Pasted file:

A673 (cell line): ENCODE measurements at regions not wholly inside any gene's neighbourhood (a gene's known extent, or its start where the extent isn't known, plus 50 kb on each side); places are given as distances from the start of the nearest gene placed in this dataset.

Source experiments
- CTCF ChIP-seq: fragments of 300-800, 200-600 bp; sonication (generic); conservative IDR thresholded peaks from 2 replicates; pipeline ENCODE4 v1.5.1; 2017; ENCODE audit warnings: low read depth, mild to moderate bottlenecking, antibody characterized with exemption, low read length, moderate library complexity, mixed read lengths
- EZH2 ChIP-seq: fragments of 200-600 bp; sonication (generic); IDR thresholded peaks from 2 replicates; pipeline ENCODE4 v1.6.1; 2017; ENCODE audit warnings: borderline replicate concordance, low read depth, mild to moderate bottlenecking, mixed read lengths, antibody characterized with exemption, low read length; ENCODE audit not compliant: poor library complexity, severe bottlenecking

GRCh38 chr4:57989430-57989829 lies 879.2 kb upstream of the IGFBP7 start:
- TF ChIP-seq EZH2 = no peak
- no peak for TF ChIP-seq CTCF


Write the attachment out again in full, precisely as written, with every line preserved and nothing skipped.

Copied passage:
A673 (cell line): ENCODE measurements at regions not wholly inside any gene's neighbourhood (a gene's known extent, or its start where the extent isn't known, plus 50 kb on each side); places are given as distances from the start of the nearest gene placed in this dataset.

Source experiments
- CTCF ChIP-seq: fragments of 300-800, 200-600 bp; sonication (generic); conservative IDR thresholded peaks from 2 replicates; pipeline ENCODE4 v1.5.1; 2017; ENCODE audit warnings: low read depth, mild to moderate bottlenecking, antibody characterized with exemption, low read length, moderate library complexity, mixed read lengths
- EZH2 ChIP-seq: fragments of 200-600 bp; sonication (generic); IDR thresholded peaks from 2 replicates; pipeline ENCODE4 v1.6.1; 2017; ENCODE audit warnings: borderline replicate concordance, low read depth, mild to moderate bottlenecking, mixed read lengths, antibody characterized with exemption, low read length; ENCODE audit not compliant: poor library complexity, severe bottlenecking

GRCh38 chr4:57989430-57989829 lies 879.2 kb upstream of the IGFBP7 start:
- TF ChIP-seq EZH2 = no peak
- no peak for TF ChIP-seq CTCF